Cuboid syndrome is a medical condition caused when the cuboid bone moves out of alignment. The cuboid bone is part of a joint that helps to maintain foot mobility when walking. Cuboid syndrome is thought to be a common source of lateral midfoot pain in athletes.
The prevalence of cuboid syndrome is unclear. Approximately 4% of athletes with foot injuries have symptoms originating from the cuboid bone. Cuboid syndrome is found in 17% of professional ballet dancers with foot or ankle injuries and 6.7% of patients with plantar flexion or inversion ankle sprains.
It is most often the result of injury or trauma to the joint between heel bone and the cuboid bone, and/or ligaments surrounding it. Several causes have been proposed for cuboid syndrome, including excessive pronation, overuse, and inversion ankle sprains; however, the exact pathological mechanism is unknown. Most people who suffer cuboid syndrome have flat feet, although the condition can even occur in people with very high arches.
The pain from cuboid syndrome can range from minor discomfort to quite severe and disabling.
- -The patient usually describes the sensation that the foot needs to “pop”.
- There is discomfort and pain on the outer side, and possibly underside, of the foot.
- Patients describe pain mostly around the centre of the foot and close to the base of the fourth and fifth toes.
- It might resemble the symptoms of a ligament sprain.
- There is immediate foot pain, often worse on standing or walking on the foot.
Risk Factors for Developing Cuboid Syndrome might include:
- Tight Achilles tendon/ weakness in the leg muscles
- Non-supportive shoes.
- Increased body mass index (being overweight).
- Working or walking on uneven surfaces.
Cuboid syndrome is a relatively common, painful condition of the lateral midfoot that can be difficult to recognize because there are no definitive diagnostic procedures/ tests for this condition. Imaging is of very little value. You would benefit from a visit to a healthcare professional as the diagnosis is usually based on the patient’s history and the presence of signs and symptoms. There are some manoeuvers/ tests carried out by physiotherapists/ podiatrists that may further help determine this condition.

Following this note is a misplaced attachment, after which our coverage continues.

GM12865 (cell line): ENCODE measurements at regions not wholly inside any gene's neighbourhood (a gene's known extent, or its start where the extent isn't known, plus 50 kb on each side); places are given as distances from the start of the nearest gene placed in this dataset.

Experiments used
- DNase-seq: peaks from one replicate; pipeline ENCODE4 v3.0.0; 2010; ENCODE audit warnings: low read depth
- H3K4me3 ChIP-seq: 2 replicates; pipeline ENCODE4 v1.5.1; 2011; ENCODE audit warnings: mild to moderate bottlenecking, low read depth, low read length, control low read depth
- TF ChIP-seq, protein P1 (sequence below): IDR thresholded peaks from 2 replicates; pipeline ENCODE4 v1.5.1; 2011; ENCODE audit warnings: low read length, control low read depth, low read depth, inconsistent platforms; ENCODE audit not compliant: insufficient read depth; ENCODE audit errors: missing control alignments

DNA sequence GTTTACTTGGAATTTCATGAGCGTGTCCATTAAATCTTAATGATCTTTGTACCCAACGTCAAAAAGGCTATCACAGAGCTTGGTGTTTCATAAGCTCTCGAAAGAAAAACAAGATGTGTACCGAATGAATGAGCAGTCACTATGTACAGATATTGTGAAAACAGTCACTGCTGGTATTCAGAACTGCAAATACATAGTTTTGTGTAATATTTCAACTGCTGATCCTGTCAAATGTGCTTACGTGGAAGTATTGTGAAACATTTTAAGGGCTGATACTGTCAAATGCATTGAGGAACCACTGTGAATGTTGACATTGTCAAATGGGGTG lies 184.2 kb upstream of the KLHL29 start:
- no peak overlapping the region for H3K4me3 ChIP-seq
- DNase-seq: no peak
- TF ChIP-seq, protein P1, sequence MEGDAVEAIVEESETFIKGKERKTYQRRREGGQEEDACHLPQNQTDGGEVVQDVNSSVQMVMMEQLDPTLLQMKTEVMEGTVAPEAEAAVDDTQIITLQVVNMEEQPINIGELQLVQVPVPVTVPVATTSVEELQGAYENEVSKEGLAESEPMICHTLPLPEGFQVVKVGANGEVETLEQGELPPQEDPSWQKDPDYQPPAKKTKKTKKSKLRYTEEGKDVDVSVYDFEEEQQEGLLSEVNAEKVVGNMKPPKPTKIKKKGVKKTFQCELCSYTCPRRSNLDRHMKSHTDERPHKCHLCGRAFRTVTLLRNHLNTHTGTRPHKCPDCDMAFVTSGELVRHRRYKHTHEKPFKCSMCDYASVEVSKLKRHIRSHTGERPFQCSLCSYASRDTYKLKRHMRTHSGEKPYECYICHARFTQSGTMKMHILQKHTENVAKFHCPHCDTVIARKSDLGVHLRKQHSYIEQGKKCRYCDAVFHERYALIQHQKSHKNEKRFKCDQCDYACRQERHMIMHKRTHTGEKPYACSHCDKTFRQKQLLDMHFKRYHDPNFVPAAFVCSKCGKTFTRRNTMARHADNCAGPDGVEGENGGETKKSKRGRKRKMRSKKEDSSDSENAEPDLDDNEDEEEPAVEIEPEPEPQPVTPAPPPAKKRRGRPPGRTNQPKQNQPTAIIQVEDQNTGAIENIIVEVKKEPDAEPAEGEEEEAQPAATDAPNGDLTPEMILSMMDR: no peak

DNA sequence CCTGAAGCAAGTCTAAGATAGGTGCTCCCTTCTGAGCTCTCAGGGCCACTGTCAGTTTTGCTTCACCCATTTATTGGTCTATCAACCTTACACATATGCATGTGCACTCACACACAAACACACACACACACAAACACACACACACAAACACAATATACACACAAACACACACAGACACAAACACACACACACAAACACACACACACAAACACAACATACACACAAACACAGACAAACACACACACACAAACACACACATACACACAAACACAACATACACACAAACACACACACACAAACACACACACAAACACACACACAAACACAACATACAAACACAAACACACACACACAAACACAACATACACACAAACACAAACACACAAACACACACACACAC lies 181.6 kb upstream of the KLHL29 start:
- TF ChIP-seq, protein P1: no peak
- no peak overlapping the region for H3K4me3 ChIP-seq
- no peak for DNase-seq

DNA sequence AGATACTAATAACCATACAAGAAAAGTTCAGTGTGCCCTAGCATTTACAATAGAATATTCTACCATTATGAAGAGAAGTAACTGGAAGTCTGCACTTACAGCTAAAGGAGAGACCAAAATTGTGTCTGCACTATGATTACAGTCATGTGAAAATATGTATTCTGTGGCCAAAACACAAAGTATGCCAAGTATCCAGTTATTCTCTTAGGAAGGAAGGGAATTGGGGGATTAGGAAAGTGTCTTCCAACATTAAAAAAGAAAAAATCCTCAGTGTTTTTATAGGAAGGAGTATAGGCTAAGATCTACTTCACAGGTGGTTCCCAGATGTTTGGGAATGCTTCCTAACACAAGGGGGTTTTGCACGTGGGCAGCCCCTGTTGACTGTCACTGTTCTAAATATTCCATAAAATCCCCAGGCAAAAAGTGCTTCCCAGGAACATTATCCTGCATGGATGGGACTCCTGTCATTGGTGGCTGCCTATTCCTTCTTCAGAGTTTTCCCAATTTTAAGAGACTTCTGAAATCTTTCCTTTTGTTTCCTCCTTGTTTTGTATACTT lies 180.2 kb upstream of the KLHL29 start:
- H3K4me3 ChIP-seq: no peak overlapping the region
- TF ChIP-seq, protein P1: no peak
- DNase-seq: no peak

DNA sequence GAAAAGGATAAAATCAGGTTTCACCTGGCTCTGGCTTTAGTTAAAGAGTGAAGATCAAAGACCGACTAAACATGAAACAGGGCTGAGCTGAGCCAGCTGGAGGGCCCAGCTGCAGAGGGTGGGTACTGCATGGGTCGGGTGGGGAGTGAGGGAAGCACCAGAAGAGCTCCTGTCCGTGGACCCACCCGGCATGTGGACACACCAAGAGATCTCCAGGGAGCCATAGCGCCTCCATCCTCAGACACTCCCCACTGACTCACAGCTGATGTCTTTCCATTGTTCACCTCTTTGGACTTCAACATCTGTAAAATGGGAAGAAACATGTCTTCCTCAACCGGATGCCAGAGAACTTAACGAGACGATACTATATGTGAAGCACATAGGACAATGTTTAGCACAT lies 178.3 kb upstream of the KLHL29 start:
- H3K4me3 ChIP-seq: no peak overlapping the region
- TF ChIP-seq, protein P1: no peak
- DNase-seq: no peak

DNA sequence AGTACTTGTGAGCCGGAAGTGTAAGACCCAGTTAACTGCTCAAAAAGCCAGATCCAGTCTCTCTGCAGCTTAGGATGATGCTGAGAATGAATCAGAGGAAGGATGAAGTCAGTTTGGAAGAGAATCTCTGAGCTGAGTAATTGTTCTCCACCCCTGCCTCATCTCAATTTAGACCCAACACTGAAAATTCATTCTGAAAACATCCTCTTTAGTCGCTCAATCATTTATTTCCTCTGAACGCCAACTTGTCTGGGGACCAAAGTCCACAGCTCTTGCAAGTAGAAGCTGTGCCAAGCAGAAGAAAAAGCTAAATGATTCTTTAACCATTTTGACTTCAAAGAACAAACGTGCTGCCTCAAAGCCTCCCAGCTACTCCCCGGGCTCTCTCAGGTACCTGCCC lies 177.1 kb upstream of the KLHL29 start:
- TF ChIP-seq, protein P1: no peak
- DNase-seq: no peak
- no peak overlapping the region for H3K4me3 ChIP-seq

Cuboid syndrome may often be misdiagnosed as a lateral ankle sprain or overlooked when it develops in conjunction with a lateral ankle injury. Persistent pain in the outside of the foot, after the symptoms of ankle sprain subside, should raise a concern. It is advisable to come visit a healthcare facility and get your foot and ankle seen to avoid any misdiagnosis.
It is suggested that the cuboid syndrome often responds favorably to manipulation and/or external support. Seek the guidance of an expert physiotherapist that knows cuboid manipulation that might help reduce pain. Following successful manipulation, recurrence may be prevented by stretching and strengthening, employing taping, orthoses, and/or cuboid padding. Podiatrist can help determine your gait and further need of insoles to prevent excessive pronation that may prevent a recurrence of cuboid syndrome.
There is little to no evidence to suggest that surgery might help with cuboid syndrome.
You may want to seek physiotherapy depending on the duration of your cuboid pain that might be accompanied by other ankle injuries. It might be wise to have a team of medical healthcare professionals to help improve pain and function, quality of life and return to an active lifestyle.